Digital detoxing: Should you ditch your smartphone, or is there no point?

What good is there really in ditching your smartphone?
What good is there really in ditching your smartphone? Photo credit: Getty

Being on the younger end of Generation Z, my whole life has been spent plugged into the digital world.

Increasingly, our constant connection to technology and living life perpetually online is raising concern with health and wellness professionals.

To break out of my cyber shackles I switched off my smartphone for a week to see what would happen.

But is it even possible to digitally detox in the modern world, or is it nothing short of delusional? 

Here's what I found out.

The big unplug

To really disconnect means travelling back in time to a world before smartphones.

Nokia's 8110 4G feature phone seemed like the perfect place to start building my offline arsenal. It texts, it calls, it plays Snake. That's it.

I also snagged a well-used iPod for all things music and dusted off my trusty original Xbox, both for the sake of nostalgia and the need to keep myself sane during this digital lockdown.

With these three devices, I was ready for that 2001 life... in 2021.

An original Xbox, old iPod and classic Nokia phone are a great way to detox.
These old devices replaced my beloved smartphone for a week. Photo credit: Newshub.

The early days

The first few days of the digital detox are torture. Instinctively reaching for my smartphone only to realise it's been replaced by a glorified rock is jarring, especially when it's become such a habit over the years.

Monday was particularly difficult to get through. Friends return from the weekend reinvigorated and keen to share their stories, so being left out of the banter that usually gets me through my Monday blues added to the sense of isolation.

Switching off the smartphone felt like skipping breakfast - it left me restless and fidgety. Sure, the 8110 is fun to absentmindedly fiddle with, but it just isn't the same.

I'm only a recent convert to music streaming, so the return to stored music on my iPod wasn't as bad as it might be for others. Sure, I didn't get to choose the music left on the miniature device and Rick Astley alongside the Shrek soundtrack makes for quite an interesting mix, but my mid-2000s throwback was certainly not the worst.

Much of the early week involved catching up on emails from over the weekend on a device that wasn't my phone, and finishing off projects from the week before. Being preoccupied with work made Monday doable, but still the itch to check my phone for notifications was almost unbearable.

90s computer nerd using a desktop.
Email in the time before smartphones was quite different. Photo credit: Getty

Midweek matters

By Wednesday, I was really feeling the positive effects of reduced screen time. No smartphone before bed meant it was easier to fall asleep, and in turn I woke up feeling more refreshed with more energy for the next day.

That translated into my menial morning routine, too. Without the distraction of push notifications during breakfast or meeting reminders during lunch, things just seemed to go quicker and let me focus for longer.

Working while undergoing a digital detox is a mixed bag.

My smartphone allows me to be the kind of speedy communicator that keeps me in the good books of colleagues and bosses alike. Without it, my trademark good communication slowed to a crawl.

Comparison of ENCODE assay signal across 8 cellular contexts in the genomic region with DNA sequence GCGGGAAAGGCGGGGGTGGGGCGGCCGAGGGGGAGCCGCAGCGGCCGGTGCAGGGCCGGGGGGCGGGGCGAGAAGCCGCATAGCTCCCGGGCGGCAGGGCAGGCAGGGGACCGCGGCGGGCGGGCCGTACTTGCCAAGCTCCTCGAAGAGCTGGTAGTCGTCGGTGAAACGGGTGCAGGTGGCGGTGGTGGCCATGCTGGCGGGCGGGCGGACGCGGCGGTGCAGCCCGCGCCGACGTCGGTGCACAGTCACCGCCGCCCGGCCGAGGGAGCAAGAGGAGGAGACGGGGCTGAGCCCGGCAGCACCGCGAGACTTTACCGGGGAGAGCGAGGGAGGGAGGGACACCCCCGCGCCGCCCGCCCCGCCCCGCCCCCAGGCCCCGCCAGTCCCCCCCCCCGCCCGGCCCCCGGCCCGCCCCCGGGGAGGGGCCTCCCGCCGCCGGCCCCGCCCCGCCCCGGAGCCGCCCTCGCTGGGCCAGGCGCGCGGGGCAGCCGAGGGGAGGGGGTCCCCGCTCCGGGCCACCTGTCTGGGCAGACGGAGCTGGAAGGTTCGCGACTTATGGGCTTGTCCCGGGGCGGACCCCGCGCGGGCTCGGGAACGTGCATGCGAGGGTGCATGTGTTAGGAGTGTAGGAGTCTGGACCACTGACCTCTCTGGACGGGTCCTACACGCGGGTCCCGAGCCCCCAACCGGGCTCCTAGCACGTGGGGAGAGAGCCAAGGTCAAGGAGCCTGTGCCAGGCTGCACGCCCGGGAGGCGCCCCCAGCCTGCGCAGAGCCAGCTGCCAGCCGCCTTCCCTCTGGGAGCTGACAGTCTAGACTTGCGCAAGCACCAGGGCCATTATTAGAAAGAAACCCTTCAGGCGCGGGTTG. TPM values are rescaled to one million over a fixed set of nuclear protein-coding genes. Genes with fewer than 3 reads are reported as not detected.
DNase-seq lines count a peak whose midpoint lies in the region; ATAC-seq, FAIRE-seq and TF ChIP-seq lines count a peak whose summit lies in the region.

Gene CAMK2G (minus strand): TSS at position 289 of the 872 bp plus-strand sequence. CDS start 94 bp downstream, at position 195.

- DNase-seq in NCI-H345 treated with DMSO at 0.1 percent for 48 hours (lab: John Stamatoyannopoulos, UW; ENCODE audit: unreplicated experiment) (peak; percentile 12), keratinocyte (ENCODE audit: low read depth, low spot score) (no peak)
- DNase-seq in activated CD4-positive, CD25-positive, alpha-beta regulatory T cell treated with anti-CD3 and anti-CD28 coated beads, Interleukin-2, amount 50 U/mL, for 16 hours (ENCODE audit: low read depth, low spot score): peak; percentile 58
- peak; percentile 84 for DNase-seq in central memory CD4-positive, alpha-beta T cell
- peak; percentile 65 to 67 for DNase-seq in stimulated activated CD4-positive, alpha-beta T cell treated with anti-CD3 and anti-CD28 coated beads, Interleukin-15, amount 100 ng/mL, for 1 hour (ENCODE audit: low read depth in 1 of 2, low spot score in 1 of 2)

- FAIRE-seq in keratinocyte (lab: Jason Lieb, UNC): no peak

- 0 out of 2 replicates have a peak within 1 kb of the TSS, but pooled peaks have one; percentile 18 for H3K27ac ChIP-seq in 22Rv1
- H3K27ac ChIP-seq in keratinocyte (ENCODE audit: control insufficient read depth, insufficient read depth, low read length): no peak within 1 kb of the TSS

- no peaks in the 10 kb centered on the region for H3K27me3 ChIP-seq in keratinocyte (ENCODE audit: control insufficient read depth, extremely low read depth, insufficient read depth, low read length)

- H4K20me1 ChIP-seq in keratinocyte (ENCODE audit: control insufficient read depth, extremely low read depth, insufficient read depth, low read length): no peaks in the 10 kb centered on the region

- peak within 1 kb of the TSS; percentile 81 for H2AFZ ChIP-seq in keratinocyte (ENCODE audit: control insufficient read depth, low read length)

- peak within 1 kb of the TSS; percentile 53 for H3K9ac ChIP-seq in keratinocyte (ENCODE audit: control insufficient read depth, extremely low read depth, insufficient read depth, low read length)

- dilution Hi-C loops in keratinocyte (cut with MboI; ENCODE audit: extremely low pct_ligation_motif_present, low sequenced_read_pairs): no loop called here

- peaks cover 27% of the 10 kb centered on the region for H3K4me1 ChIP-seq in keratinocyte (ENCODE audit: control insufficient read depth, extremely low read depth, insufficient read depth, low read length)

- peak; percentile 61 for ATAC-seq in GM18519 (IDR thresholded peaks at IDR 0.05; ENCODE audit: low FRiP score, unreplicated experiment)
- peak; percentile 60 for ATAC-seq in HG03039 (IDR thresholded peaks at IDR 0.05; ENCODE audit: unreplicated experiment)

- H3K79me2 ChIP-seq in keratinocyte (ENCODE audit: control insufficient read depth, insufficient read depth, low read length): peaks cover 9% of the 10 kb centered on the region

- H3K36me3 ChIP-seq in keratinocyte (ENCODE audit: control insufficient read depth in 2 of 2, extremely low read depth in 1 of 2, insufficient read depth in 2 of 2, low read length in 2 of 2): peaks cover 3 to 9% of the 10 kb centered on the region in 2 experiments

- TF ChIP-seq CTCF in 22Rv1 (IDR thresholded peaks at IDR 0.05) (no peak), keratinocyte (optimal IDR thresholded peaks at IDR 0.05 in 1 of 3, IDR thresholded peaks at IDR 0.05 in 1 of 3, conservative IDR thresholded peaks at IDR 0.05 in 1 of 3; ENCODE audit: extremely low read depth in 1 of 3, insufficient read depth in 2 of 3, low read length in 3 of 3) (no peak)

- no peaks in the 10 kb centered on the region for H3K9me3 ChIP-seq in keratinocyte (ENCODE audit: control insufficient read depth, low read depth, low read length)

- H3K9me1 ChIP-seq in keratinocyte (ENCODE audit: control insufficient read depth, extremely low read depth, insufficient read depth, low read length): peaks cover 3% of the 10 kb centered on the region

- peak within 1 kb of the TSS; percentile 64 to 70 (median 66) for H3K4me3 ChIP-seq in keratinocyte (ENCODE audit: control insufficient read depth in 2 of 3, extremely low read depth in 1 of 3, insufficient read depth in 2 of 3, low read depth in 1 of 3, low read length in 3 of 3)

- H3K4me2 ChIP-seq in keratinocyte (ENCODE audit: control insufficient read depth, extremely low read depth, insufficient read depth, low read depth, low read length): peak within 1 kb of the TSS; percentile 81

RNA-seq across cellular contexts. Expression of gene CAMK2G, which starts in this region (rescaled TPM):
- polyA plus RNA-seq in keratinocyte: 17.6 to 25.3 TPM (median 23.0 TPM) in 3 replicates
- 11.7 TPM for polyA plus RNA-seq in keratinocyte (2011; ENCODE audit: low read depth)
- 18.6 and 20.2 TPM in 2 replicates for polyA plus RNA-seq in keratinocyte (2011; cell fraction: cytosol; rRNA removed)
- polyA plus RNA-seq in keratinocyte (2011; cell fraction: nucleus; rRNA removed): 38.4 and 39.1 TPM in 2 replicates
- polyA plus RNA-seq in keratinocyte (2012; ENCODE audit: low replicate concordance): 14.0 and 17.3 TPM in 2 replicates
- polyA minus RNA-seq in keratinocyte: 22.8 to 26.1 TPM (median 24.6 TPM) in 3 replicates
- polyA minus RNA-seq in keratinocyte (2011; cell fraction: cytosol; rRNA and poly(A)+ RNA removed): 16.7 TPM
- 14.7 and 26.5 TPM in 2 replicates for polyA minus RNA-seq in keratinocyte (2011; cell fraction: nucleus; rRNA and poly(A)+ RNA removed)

Despite this, I found it easier to focus on work itself and am convinced I created better work over my digital detox week.

No complaints there.

One unintended consequence of the process was the realisation of how much time I spent worrying about losing or damaging my brand new smartphone, the Oppo Find X3 Pro. After going out for a few drinks with a Nokia worth little more than $100, I can report that it feels very freeing compared to being the cautious guardian of a premium device worth $1900.

As trivial as it is, I also quite enjoyed using the Nokia's keypad to text. Living on a smartphone has made me an expert at screen typing, but returning to the old way is refreshing and kind of exciting.

By Wednesday, I was typing without looking like a pro.

Is it healthy to use a mobile in bed for hours and ignore your partner beside you?
Mobile phone addiction is real and definitely has its negatives. Photo credit: Getty

The week's end

By Friday, my smartphone withdrawals had receded and I'd almost forgotten about my smartphone.

My trusty Nokia has done the job and true to form, it only needed to be charged once this week. I've sent about a hundred texts and made two dozen phone calls, yet it refuses to run flat.

I love the fact that by Friday evening, I know I still have enough juice to keep me going until Monday.

By Sunday I was sick of the fine selection of Smash Mouth and The Proclaimers on the old iPod, but with the swing of nostalgia in full effect, I guess I couldn't about to complain.

I'd also breezed through Halo: Combat Evolved once again too, which kept me preoccupied during the hours I'd normally spend scrolling through my Twitter feed.

Final thoughts

It's difficult to put into words what going smartphone-free has done for me. There's a sense of freedom to be gained from ditching all modern devices and as corny as it sounds, the world seems to become a little sharper.

But my week of digital isolation also felt practically impossible. That's the real problem.

Truthfully, while it was a breath of fresh air being without my smartphone for a week, I felt naked.

Smartphones are the necessary evil that keeps the world ticking. They're the key to good communication, staying connected and keeping track of things in both work and private life.

Without them you can still do most of that, it's just far less convenient and far more time-consuming to do so.

So if you're considering a digital detox, take the positives with a grain of salt - it might not be all it's cracked up to be.